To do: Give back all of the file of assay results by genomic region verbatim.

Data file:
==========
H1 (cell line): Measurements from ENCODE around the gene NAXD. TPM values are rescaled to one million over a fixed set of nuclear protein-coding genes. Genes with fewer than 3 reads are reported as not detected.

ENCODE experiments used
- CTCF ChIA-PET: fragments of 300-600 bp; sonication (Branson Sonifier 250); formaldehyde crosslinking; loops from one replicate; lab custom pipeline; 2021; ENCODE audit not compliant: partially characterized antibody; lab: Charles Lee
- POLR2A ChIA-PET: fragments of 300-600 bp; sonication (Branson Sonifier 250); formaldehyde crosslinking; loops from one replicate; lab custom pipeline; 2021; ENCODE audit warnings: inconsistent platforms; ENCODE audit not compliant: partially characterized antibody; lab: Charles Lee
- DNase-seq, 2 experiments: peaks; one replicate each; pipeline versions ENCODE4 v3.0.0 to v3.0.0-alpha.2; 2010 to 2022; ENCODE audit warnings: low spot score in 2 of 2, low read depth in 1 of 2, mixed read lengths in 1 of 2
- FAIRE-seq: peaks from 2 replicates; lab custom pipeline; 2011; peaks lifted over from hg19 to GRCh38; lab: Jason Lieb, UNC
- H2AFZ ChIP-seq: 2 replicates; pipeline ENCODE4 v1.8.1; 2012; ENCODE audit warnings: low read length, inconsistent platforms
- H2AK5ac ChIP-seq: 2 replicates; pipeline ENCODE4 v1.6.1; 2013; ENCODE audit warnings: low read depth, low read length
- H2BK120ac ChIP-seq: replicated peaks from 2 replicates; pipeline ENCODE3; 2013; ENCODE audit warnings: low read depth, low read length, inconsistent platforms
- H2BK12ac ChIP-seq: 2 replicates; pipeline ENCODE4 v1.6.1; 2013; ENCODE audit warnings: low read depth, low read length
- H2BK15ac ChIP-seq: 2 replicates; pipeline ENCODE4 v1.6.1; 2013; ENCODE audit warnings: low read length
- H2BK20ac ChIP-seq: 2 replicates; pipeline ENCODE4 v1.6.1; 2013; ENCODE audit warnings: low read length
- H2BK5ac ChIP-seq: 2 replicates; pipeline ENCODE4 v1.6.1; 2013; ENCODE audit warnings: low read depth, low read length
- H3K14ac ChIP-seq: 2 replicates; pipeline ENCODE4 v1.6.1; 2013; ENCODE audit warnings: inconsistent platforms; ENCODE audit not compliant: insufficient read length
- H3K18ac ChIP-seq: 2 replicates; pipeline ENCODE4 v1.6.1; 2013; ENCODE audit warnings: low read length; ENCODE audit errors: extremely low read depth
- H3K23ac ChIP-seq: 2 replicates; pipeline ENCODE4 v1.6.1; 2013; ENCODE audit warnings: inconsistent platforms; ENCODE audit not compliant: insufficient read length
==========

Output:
H1 (cell line): Measurements from ENCODE around the gene NAXD. TPM values are rescaled to one million over a fixed set of nuclear protein-coding genes. Genes with fewer than 3 reads are reported as not detected.

ENCODE experiments used
- CTCF ChIA-PET: fragments of 300-600 bp; sonication (Branson Sonifier 250); formaldehyde crosslinking; loops from one replicate; lab custom pipeline; 2021; ENCODE audit not compliant: partially characterized antibody; lab: Charles Lee
- POLR2A ChIA-PET: fragments of 300-600 bp; sonication (Branson Sonifier 250); formaldehyde crosslinking; loops from one replicate; lab custom pipeline; 2021; ENCODE audit warnings: inconsistent platforms; ENCODE audit not compliant: partially characterized antibody; lab: Charles Lee
- DNase-seq, 2 experiments: peaks; one replicate each; pipeline versions ENCODE4 v3.0.0 to v3.0.0-alpha.2; 2010 to 2022; ENCODE audit warnings: low spot score in 2 of 2, low read depth in 1 of 2, mixed read lengths in 1 of 2
- FAIRE-seq: peaks from 2 replicates; lab custom pipeline; 2011; peaks lifted over from hg19 to GRCh38; lab: Jason Lieb, UNC
- H2AFZ ChIP-seq: 2 replicates; pipeline ENCODE4 v1.8.1; 2012; ENCODE audit warnings: low read length, inconsistent platforms
- H2AK5ac ChIP-seq: 2 replicates; pipeline ENCODE4 v1.6.1; 2013; ENCODE audit warnings: low read depth, low read length
- H2BK120ac ChIP-seq: replicated peaks from 2 replicates; pipeline ENCODE3; 2013; ENCODE audit warnings: low read depth, low read length, inconsistent platforms
- H2BK12ac ChIP-seq: 2 replicates; pipeline ENCODE4 v1.6.1; 2013; ENCODE audit warnings: low read depth, low read length
- H2BK15ac ChIP-seq: 2 replicates; pipeline ENCODE4 v1.6.1; 2013; ENCODE audit warnings: low read length
- H2BK20ac ChIP-seq: 2 replicates; pipeline ENCODE4 v1.6.1; 2013; ENCODE audit warnings: low read length
- H2BK5ac ChIP-seq: 2 replicates; pipeline ENCODE4 v1.6.1; 2013; ENCODE audit warnings: low read depth, low read length
- H3K14ac ChIP-seq: 2 replicates; pipeline ENCODE4 v1.6.1; 2013; ENCODE audit warnings: inconsistent platforms; ENCODE audit not compliant: insufficient read length
- H3K18ac ChIP-seq: 2 replicates; pipeline ENCODE4 v1.6.1; 2013; ENCODE audit warnings: low read length; ENCODE audit errors: extremely low read depth
- H3K23ac ChIP-seq: 2 replicates; pipeline ENCODE4 v1.6.1; 2013; ENCODE audit warnings: inconsistent platforms; ENCODE audit not compliant: insufficient read length